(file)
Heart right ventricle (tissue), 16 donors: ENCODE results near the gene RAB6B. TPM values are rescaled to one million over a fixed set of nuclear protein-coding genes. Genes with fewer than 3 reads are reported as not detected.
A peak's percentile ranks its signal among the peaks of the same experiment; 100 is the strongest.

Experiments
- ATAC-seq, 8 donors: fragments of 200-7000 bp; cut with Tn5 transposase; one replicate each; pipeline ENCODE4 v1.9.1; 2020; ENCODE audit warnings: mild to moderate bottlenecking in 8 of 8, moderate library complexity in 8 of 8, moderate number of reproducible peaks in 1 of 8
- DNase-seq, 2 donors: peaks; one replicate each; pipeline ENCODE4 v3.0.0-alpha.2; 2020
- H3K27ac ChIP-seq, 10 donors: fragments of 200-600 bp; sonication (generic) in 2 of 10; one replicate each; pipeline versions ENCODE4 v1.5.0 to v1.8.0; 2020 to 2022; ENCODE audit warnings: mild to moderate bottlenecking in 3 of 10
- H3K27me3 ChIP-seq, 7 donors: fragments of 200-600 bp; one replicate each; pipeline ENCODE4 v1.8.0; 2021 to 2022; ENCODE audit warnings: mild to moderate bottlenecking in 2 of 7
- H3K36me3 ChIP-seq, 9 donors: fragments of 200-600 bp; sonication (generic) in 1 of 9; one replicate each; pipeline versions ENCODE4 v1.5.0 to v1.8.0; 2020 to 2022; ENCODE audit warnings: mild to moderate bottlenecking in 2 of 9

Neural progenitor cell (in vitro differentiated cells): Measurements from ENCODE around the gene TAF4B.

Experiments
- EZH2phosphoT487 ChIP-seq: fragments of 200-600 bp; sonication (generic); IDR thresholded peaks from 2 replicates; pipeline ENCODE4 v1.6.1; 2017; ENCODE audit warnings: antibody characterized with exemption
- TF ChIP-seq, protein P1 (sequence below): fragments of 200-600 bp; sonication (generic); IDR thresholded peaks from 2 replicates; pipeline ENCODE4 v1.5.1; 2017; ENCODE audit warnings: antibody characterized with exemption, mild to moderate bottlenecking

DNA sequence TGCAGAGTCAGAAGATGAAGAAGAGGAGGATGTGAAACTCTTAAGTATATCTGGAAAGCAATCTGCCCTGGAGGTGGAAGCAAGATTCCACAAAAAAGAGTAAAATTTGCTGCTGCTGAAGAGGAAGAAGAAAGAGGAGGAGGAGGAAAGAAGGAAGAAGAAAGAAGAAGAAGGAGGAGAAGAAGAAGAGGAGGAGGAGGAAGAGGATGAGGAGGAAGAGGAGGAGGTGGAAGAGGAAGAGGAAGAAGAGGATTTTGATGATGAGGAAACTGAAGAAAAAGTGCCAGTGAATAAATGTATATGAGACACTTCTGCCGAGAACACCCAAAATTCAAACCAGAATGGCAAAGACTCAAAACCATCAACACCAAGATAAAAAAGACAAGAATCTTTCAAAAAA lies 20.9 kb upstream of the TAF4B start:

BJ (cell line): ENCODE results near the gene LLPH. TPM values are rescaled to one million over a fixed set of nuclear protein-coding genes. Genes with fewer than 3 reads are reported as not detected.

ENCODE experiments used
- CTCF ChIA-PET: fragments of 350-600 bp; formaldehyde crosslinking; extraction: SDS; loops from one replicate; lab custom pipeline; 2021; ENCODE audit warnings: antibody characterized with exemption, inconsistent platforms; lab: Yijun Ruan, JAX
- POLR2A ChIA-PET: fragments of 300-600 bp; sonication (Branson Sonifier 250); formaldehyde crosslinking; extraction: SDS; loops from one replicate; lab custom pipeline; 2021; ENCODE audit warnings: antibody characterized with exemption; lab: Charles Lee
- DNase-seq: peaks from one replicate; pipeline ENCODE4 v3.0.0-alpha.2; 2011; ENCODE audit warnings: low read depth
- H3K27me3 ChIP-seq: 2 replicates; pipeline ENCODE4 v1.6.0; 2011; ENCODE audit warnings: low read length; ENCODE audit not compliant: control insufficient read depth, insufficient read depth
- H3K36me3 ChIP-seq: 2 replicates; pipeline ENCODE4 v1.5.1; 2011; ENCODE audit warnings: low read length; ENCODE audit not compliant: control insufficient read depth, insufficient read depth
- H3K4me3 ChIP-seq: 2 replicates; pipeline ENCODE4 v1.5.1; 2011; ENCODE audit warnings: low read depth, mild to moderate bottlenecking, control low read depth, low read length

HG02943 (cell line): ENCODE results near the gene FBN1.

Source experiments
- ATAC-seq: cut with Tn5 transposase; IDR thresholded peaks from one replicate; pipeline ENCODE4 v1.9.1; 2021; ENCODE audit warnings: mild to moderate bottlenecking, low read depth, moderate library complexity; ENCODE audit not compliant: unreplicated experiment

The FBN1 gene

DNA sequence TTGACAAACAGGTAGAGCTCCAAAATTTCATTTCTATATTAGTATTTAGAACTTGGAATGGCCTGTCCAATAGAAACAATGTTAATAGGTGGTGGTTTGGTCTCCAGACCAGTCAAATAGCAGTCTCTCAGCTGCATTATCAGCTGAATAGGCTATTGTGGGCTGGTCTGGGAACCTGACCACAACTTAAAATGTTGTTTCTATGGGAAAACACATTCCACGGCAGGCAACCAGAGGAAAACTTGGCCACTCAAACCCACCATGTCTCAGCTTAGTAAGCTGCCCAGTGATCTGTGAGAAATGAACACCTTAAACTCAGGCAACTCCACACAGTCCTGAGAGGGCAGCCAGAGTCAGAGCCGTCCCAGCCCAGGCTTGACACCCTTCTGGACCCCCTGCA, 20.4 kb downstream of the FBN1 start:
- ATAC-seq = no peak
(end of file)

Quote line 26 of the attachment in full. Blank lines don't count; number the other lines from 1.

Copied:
DNA sequence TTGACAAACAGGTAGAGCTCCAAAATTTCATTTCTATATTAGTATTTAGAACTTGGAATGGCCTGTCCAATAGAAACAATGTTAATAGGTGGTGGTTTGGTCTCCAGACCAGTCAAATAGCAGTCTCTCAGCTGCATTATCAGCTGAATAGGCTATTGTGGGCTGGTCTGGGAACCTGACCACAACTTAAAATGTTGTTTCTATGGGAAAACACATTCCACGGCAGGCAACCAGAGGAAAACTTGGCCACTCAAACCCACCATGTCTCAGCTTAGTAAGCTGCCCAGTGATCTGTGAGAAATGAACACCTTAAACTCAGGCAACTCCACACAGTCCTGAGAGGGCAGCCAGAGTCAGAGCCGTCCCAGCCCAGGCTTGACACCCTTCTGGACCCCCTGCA, 20.4 kb downstream of the FBN1 start: